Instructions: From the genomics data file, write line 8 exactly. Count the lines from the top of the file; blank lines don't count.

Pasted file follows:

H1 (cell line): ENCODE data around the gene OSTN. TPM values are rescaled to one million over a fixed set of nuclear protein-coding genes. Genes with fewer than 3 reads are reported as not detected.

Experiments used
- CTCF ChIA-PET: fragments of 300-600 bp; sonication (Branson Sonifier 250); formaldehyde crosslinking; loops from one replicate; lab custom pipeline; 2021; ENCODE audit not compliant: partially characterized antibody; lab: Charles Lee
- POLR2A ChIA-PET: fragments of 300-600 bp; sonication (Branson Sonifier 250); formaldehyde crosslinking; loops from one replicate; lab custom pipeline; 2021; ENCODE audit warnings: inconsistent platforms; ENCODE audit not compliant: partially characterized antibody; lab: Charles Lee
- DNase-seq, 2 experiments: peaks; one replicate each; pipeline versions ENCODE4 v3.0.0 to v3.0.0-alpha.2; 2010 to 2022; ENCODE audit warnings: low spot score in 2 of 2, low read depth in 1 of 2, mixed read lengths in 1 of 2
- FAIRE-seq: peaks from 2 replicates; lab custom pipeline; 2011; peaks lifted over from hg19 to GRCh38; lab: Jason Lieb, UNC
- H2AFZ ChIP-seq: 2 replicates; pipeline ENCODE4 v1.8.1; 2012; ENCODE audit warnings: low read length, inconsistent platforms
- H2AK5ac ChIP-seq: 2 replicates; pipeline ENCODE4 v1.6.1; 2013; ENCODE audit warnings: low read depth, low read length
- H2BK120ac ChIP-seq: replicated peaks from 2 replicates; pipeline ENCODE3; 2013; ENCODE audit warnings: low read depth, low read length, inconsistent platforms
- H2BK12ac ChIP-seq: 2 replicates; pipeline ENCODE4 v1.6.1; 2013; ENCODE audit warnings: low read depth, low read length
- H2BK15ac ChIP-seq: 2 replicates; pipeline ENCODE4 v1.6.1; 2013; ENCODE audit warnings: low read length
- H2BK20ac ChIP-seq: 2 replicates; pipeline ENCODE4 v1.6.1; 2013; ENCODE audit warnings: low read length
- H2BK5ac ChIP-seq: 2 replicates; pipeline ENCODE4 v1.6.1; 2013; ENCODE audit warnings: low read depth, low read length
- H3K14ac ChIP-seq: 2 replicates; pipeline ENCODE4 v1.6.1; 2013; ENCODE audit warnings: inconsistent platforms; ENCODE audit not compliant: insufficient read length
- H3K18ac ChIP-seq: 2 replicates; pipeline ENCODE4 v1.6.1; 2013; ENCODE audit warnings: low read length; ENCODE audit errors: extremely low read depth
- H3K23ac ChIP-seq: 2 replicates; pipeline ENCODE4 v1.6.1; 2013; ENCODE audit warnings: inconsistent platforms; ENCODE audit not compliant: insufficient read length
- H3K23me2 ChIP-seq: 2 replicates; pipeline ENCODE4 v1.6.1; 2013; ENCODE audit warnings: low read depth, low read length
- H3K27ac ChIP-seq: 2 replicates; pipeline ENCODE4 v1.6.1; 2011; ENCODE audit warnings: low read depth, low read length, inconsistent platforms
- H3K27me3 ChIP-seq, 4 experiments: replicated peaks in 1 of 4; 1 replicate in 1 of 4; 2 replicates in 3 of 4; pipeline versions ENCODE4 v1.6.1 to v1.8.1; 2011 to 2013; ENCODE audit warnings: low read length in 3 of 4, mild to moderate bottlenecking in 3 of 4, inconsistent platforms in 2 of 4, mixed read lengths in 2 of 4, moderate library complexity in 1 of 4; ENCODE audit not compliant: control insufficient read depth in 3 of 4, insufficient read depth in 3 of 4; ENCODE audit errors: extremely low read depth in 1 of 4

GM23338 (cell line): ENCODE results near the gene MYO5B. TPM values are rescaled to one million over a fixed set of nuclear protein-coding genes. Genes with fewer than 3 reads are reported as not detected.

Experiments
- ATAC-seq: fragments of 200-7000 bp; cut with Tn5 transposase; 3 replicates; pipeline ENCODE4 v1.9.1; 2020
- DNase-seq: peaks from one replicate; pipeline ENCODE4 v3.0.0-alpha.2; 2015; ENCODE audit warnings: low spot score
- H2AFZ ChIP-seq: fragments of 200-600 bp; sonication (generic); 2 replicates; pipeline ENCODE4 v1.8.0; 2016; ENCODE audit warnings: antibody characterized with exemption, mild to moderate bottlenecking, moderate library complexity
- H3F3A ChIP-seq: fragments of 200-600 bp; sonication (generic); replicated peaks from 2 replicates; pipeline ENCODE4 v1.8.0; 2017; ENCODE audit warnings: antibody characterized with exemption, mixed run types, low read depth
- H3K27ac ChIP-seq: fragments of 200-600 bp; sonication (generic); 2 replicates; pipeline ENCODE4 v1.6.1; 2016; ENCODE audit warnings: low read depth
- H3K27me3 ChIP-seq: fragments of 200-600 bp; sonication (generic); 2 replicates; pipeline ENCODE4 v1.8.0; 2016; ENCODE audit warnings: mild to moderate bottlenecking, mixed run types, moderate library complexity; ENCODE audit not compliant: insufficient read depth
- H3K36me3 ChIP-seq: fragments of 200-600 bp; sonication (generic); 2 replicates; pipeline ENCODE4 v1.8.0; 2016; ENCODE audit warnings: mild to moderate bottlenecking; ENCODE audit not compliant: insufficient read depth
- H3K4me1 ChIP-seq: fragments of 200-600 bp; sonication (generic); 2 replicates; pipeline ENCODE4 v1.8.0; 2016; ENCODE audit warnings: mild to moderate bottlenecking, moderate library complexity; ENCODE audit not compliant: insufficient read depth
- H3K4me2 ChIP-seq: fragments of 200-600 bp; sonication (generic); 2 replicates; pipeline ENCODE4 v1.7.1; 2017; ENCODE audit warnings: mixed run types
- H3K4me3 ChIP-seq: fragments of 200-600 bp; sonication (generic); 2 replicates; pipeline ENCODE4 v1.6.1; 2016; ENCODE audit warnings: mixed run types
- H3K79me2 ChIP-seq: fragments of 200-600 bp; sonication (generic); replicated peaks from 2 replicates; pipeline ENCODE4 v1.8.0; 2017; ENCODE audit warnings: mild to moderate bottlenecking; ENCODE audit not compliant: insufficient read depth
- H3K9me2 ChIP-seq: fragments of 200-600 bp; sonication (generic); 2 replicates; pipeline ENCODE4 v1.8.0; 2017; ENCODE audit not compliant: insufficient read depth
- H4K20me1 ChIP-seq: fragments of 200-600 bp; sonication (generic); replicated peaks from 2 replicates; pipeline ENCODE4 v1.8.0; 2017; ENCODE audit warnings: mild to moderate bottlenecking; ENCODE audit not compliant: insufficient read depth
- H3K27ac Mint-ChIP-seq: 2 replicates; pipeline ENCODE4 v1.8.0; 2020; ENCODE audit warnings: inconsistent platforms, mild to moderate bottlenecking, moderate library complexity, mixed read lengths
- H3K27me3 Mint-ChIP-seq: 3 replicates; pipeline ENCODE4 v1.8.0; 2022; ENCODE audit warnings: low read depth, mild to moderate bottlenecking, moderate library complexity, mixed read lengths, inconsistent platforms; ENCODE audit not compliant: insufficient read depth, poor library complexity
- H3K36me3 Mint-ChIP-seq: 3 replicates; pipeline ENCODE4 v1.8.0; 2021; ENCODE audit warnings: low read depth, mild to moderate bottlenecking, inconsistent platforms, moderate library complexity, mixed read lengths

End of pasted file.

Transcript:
- H2AK5ac ChIP-seq: 2 replicates; pipeline ENCODE4 v1.6.1; 2013; ENCODE audit warnings: low read depth, low read length